Can Europe Make It?

The radical right, immigration and the future of the EU

In the May European elections, the immigration issue will continue to play a role in the expected success of radical right parties.

Terri E. Givens
14 February 2019


Luigi Di Maio and Matteo Salvini in the Chamber of Deputies, Rome, February 13, 2019. Zucchi/Press Association. All rights reserved.

The initial success of radical right parties such as the French Front National (FN) in the mid-1980s coincided with concerns about immigration flows into countries across Europe. Although the post-WWII guest-worker era had ended in the mid-1970s, immigration continued, mainly through family reunification.

Radical right parties in the 1980s and 1990s appealed to voters who felt threatened by economic modernization and globalization. They used immigrants as scapegoats for rising unemployment and underemployment as well as addressed fears that new immigrants were a threat to cultural homogeneity. The research in my book, Voting Radical Right in Western Europe showed that radical right voters tended to be blue-collar males who were concerned about unemployment and the disappearance of manufacturing jobs.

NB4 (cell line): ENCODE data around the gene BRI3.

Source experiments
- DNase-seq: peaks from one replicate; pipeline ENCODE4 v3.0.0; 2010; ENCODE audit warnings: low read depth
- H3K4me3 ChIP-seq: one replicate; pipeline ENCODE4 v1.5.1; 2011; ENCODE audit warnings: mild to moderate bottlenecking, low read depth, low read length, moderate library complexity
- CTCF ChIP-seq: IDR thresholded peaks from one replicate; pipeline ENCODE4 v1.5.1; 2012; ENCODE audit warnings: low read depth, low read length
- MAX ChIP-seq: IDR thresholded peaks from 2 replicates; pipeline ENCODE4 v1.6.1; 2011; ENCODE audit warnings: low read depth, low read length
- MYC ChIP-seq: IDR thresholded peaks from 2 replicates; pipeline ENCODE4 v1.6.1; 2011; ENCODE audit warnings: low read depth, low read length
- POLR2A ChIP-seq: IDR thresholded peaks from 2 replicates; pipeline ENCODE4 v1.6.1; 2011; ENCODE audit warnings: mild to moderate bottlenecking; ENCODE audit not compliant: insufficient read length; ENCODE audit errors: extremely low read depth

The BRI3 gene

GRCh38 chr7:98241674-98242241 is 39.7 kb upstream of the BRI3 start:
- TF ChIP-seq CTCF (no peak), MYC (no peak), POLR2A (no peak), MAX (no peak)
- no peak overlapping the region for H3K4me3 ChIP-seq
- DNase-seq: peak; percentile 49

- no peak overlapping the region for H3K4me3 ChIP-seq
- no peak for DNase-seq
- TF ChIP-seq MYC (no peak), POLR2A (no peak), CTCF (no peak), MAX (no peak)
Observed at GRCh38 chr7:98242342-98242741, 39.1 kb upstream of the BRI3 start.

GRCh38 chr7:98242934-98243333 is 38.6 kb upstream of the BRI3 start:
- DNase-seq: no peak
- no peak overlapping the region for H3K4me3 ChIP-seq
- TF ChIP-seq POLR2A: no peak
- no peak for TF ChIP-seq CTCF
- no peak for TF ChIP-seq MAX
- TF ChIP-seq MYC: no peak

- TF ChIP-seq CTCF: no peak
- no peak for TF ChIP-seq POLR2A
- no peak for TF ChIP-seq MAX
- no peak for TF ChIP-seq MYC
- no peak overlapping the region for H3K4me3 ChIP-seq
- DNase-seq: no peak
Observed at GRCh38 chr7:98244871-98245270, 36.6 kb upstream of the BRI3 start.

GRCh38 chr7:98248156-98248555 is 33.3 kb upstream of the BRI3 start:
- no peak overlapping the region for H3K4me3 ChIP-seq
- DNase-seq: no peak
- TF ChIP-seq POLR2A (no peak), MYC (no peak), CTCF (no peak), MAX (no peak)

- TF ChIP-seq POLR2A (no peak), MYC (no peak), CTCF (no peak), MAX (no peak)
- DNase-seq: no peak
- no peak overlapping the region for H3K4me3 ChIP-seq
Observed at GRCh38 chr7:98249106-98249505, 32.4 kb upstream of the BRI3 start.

When conducting research during the latter end of this period, I was regularly told that these parties were a “flash in the pan” and that they would disappear after the next election. The last two decades have shown not only that these parties have staying power but also that they now regularly participate in national governments, either as part of a governing coalition as in Austria, or in support of a minority government, such as in Denmark from 2001 through the parliamentary elections of 2011. The Alternative for Germany (AfD) entered the German federal parliament for the first time in 2017.